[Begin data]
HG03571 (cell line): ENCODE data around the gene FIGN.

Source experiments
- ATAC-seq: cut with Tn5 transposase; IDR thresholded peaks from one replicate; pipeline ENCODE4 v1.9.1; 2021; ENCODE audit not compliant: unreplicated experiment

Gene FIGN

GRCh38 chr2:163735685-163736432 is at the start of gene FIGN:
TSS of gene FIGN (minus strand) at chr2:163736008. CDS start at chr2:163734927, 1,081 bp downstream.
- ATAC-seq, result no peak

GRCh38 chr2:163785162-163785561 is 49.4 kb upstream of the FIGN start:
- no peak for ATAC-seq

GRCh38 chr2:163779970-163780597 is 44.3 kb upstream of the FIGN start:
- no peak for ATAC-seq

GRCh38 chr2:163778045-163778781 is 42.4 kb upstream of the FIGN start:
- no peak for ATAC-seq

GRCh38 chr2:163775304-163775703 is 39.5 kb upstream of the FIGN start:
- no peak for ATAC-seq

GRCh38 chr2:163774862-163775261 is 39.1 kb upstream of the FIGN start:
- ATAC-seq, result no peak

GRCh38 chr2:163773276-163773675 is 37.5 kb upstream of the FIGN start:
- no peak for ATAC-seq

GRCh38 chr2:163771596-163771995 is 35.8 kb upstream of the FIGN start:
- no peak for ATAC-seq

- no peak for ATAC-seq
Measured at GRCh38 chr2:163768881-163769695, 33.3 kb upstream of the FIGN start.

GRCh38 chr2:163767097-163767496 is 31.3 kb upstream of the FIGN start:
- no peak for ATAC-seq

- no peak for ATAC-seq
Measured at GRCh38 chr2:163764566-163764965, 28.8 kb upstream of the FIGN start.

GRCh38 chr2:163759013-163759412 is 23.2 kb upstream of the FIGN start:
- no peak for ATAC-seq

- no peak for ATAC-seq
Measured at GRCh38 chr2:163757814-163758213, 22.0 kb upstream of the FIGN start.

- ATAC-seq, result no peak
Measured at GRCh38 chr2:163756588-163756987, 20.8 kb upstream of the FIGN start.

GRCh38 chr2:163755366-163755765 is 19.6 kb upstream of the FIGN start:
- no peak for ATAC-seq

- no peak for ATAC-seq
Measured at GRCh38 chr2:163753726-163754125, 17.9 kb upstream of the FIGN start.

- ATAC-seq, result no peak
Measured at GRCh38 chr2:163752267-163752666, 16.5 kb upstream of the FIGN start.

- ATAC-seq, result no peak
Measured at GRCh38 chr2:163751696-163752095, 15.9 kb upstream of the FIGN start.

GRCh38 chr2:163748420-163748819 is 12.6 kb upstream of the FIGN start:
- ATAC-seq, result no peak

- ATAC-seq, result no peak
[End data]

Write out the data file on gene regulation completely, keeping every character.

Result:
HG03571 (cell line): ENCODE data around the gene FIGN.

Source experiments
- ATAC-seq: cut with Tn5 transposase; IDR thresholded peaks from one replicate; pipeline ENCODE4 v1.9.1; 2021; ENCODE audit not compliant: unreplicated experiment

Gene FIGN

GRCh38 chr2:163735685-163736432 is at the start of gene FIGN:
TSS of gene FIGN (minus strand) at chr2:163736008. CDS start at chr2:163734927, 1,081 bp downstream.
- ATAC-seq, result no peak

GRCh38 chr2:163785162-163785561 is 49.4 kb upstream of the FIGN start:
- no peak for ATAC-seq

GRCh38 chr2:163779970-163780597 is 44.3 kb upstream of the FIGN start:
- no peak for ATAC-seq

GRCh38 chr2:163778045-163778781 is 42.4 kb upstream of the FIGN start:
- no peak for ATAC-seq

GRCh38 chr2:163775304-163775703 is 39.5 kb upstream of the FIGN start:
- no peak for ATAC-seq

GRCh38 chr2:163774862-163775261 is 39.1 kb upstream of the FIGN start:
- ATAC-seq, result no peak

GRCh38 chr2:163773276-163773675 is 37.5 kb upstream of the FIGN start:
- no peak for ATAC-seq

GRCh38 chr2:163771596-163771995 is 35.8 kb upstream of the FIGN start:
- no peak for ATAC-seq

- no peak for ATAC-seq
Measured at GRCh38 chr2:163768881-163769695, 33.3 kb upstream of the FIGN start.

GRCh38 chr2:163767097-163767496 is 31.3 kb upstream of the FIGN start:
- no peak for ATAC-seq

- no peak for ATAC-seq
Measured at GRCh38 chr2:163764566-163764965, 28.8 kb upstream of the FIGN start.

GRCh38 chr2:163759013-163759412 is 23.2 kb upstream of the FIGN start:
- no peak for ATAC-seq

- no peak for ATAC-seq
Measured at GRCh38 chr2:163757814-163758213, 22.0 kb upstream of the FIGN start.

- ATAC-seq, result no peak
Measured at GRCh38 chr2:163756588-163756987, 20.8 kb upstream of the FIGN start.

GRCh38 chr2:163755366-163755765 is 19.6 kb upstream of the FIGN start:
- no peak for ATAC-seq

- no peak for ATAC-seq
Measured at GRCh38 chr2:163753726-163754125, 17.9 kb upstream of the FIGN start.

- ATAC-seq, result no peak
Measured at GRCh38 chr2:163752267-163752666, 16.5 kb upstream of the FIGN start.

- ATAC-seq, result no peak
Measured at GRCh38 chr2:163751696-163752095, 15.9 kb upstream of the FIGN start.

GRCh38 chr2:163748420-163748819 is 12.6 kb upstream of the FIGN start:
- ATAC-seq, result no peak

- ATAC-seq, result no peak